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Nicotine Replacement Therapies May Not Help Smokers Quit Long-Term

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If one of your New Year’s resolutions was to quit smoking, you may have turned to nicotine replacement therapies (NRTs) like patches and gum to help you kick the habit. But new research indicates that even when such therapies are combined with smoking cessation counseling, they aren’t all that much help in quitting long-term.

In the study, which appears in the journal Tobacco Control, almost 800 adult smokers who’d recently quit were surveyed over three time periods — 2001-2002, 2003-2004, and 2005-2006 — and asked whether they’d used a nicotine replacement therapy in the form of the nicotine patch (placed on the skin), nicotine gum, nicotine inhaler, or nasal spray to help them quit.

Participants who did use an NRT were asked additional questions about the longest period of time they’d continuously used the product, and whether or not they’d also joined a quit-smoking program or received help from a doctor, counselor, or other professional.

The results?

For each time period, almost a third of recent quitters said they’d relapsed, and there was no difference in that relapse rate among those who used NRT for more than six weeks, with or without professional counseling. What’s more, these results were unaffected by whether people were light or heavy smokers.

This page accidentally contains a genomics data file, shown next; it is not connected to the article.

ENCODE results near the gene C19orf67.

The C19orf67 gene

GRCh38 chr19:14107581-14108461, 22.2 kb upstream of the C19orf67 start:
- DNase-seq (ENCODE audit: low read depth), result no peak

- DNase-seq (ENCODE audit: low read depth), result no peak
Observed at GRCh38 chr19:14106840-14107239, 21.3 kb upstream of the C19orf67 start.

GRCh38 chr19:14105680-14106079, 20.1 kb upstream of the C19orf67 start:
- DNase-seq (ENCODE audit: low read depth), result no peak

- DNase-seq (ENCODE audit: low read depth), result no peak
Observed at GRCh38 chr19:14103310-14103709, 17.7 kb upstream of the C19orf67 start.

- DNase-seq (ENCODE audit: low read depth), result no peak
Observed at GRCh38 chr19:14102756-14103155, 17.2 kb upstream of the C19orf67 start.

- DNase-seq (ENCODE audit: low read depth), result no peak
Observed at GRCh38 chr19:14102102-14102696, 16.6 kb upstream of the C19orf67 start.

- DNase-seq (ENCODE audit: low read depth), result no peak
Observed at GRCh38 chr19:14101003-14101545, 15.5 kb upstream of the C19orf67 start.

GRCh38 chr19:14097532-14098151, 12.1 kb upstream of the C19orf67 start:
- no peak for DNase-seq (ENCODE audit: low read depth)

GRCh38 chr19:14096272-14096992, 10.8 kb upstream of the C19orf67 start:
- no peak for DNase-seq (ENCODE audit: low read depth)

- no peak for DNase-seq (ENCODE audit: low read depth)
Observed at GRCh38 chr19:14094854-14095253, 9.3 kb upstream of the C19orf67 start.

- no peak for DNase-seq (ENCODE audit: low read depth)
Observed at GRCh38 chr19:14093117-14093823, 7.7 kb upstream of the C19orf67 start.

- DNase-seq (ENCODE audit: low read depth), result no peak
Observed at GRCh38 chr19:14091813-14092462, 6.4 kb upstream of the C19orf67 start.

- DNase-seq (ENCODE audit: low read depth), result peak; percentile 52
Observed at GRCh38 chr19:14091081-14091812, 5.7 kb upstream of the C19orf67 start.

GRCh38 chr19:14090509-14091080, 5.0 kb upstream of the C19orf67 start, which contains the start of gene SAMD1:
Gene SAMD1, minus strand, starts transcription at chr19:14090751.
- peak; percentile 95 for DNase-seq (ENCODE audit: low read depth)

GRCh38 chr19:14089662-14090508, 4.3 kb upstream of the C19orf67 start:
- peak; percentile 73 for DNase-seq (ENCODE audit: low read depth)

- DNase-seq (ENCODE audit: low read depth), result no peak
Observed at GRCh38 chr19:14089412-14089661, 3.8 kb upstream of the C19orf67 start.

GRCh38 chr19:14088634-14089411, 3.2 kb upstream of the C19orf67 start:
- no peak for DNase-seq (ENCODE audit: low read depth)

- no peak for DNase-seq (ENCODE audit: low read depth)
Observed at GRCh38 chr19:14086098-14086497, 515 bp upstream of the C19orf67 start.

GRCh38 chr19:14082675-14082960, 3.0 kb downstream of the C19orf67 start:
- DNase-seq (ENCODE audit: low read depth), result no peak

“This study shows that using NRT is no more effective in helping people stop smoking cigarettes in the long-term than trying to quit on one’s own,” observed lead study author Hillel Alpert, research scientist at the Harvard School of Public Health (HSPH). While clinical trials have found NRT to be effective, he said the new findings demonstrate the importance of empirical studies regarding effectiveness when used in the general population.

Study co-author Gregory Connolly, director of the Center for Global Tobacco Control at HSPH, added the study highlights the need for the Food and Drug Administration, which oversees the regulation of both tobacco products and medications to help smokers quit, to “approve only medications that have been proven to be effective in helping smokers quit in the long-term and to lower nicotine in order to reduce the addictiveness of cigarettes.”

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